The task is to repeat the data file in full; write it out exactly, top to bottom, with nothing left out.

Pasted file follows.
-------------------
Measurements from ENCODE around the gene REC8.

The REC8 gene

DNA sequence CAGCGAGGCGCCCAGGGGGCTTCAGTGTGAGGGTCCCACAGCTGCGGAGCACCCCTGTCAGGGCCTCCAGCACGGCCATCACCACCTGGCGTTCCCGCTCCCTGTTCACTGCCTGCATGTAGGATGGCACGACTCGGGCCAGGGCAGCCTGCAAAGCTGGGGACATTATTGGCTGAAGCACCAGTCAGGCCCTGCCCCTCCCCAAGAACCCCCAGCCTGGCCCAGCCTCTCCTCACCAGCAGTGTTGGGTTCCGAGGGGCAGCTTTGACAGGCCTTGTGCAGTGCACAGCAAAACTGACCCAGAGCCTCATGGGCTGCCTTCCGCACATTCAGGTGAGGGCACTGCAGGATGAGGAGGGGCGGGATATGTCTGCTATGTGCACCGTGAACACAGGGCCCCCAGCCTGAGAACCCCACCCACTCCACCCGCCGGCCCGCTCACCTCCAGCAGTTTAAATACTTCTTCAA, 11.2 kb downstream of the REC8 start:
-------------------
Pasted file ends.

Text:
Measurements from ENCODE around the gene REC8.

The REC8 gene

DNA sequence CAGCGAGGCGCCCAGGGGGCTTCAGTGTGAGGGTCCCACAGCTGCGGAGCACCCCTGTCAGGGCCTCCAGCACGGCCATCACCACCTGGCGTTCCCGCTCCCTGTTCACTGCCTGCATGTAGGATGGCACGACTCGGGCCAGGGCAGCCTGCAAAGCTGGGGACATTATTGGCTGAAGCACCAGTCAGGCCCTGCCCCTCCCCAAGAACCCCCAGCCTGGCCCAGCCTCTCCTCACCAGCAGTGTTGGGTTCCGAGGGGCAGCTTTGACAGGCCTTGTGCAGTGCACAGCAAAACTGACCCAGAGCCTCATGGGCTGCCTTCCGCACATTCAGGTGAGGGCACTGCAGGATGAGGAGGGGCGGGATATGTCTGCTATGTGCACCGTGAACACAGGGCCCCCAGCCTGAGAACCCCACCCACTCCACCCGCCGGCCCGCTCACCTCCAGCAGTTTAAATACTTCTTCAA, 11.2 kb downstream of the REC8 start: